Bosnia and Herzegovina (1993)
18+ The roar of explosives devastated the peace of the valley. Tibor had covered his ears with his hands before Milo flicked the detonator switch, but the thudding explosion set off the bells in his head again. He dropped his hands as dust and grit rained down on him and his men. When the dust cleared, it revealed the shattered shell of the century-old farmhouse.
Tibor noticed Milo grinning at him. How odd that a man built like a tank should seek praise like a child. "It was a good explosion, yes, Tibor?"
"Yes, Milo," Tibor confirmed, patting him on his broad back, "you placed the charges well."
The bells in Tibor's head eased their ringing. He raised his binoculars and surveyed the hills surrounding the farmhouse. There was no sign of movement, no sign of the family whose home they had just destroyed. Tibor was glad. Occupied buildings could be unpleasant. Too often, the family home became the family tomb. Bile rose and burned his throat at the thought.
"Come," Tibor said to his men, swallowing the bile, "now we blow up the barn." He shouldered his rucksack and led the men back down the hill towards the farm. The ringing inside Tibor's head had grown faint. But the bells were still there, like the echo of a distant church. Nowadays, the echo never left him.
Still, if he escaped the war with nothing worse than ringing ears, then Tibor would count himself lucky. Luckier than the dozens of men he'd seen killed and maimed. And luckier than his last recruit, a boy of only sixteen, who had lost both arms opening a booby-trapped door. You learned fast in this war, or you exited fast. Sometimes you did both.
Broken furniture, pots and pans, and other piles of household goods littered the track near the farmhouse. Tibor's men had ransacked the building before Milo set the charges. And the explosion had ejected other blackened items. Some of his men stopped to sift through the smouldering rubble with their rifles. Tibor shook his head and walked on. Hadn't they enough to carry on their backs?
"Hey, Tibor, look," called Milo from behind. Tibor turned and saw Milo, grinning like a boy, bouncing a football on the ground. "How you think we miss this?"
Tibor sighed. "I don't know, Milo, but how you expect to carry a football in your rucksack with all the explosives?"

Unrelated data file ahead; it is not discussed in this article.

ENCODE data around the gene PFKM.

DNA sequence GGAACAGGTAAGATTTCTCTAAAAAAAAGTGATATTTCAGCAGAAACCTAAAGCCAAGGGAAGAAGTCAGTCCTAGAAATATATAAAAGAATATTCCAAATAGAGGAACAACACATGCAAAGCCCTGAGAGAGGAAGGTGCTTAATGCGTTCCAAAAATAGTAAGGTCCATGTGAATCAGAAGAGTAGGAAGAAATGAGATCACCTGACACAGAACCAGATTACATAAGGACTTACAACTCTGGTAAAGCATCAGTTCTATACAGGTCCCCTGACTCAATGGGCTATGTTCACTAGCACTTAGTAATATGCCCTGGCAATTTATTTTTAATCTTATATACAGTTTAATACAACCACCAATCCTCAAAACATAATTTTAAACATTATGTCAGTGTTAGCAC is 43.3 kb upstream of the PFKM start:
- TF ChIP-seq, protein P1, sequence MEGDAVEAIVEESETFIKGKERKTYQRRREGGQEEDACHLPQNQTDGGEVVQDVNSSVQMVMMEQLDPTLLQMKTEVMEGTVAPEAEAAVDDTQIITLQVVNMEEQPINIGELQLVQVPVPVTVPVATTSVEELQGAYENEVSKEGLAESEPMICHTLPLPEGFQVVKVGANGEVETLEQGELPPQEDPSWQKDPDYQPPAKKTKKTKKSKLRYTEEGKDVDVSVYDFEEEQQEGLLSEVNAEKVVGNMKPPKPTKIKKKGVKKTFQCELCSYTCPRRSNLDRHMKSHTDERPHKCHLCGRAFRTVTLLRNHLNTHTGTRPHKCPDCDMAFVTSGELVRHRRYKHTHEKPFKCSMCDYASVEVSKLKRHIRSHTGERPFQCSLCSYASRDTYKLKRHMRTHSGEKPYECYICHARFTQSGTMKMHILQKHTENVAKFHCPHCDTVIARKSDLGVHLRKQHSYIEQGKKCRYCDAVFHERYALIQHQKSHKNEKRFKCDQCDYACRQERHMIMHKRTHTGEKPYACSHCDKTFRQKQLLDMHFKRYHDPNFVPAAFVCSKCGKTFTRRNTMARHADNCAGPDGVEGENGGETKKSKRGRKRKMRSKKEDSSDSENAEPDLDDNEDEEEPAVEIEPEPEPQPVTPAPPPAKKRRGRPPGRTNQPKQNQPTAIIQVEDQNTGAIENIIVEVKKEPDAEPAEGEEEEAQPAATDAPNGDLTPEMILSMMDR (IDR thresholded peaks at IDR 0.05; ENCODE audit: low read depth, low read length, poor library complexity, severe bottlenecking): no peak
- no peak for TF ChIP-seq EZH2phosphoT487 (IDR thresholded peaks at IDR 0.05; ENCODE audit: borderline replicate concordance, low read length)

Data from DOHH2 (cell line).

Milo's smile froze, and the men stopped foraging and stared at Tibor. It had been a long month on patrol. They were all tired, filled with anxious thoughts of home, and scared of being killed. Perhaps a few, like Tibor, were feeling nagging guilt for what they had seen and done? Tibor sensed the pressure building inside his men and knew he had to relieve it.
"I tell you what, Milo, why don't we take a break? The barn can wait. You and the others have a game of football. I'll keep watch near the barn. Who knows," he shrugged with a smile, "maybe you will become sick of football? If not, you can carry the ball in your rucksack."
Milo's grin returned, and he laughed. "Okay, Tibor, thank you. Thank you."
Tibor turned from his men and walked down the track to the barn. It was risky staying in one place for too long, but his maps marked this region as cleansed a month ago. Theirs was a mopping-up patrol. It had been a week since they had come across anyone, and then only an old farmer and his wife. Bile rose in Tibor's throat again at the memory. Yes, letting the men play football was a risk, but it was better than the risk of mutiny.
Tibor squatted in the shade of the barn and stared through his binoculars at the far hills. Near the farmhouse, his men had split into two teams and marked out the playing field, with a wooden chair and chest of drawers for goals at one end, and a pair of rucksacks at the other. Tibor looked over and prayed Milo's wasn't one of the rucksacks. He watched his men jostle each other for possession of the ball, smiled at the triumph of the first goal, and then raised his binoculars again.
How many lifetimes since he had last seen a game of football, a proper match? Before the war, Tibor had watched his local team play every weekend. Now the home ground was a graveyard, and his village an enclave surrounded by enemy forces. His mother had smuggled a letter to him with the news they had shot and buried his father at the old ground. But since then, he had heard nothing from his mother. Tibor lowered the binoculars and brushed a calloused hand across his eyes. It was not wise to think of home.
An argument had broken out among his men over a disputed goal. Milo had the goalie by the throat and looked ready to strangle him. Tibor stood and called out, "Is it not enough our enemies try to kill us? Should we be helping them, too?" Milo released the goalie. He and the other men stared sheepishly at the ground for a few moments, before resuming their game. "How like children men are," Tibor muttered to himself and leaned against the barn.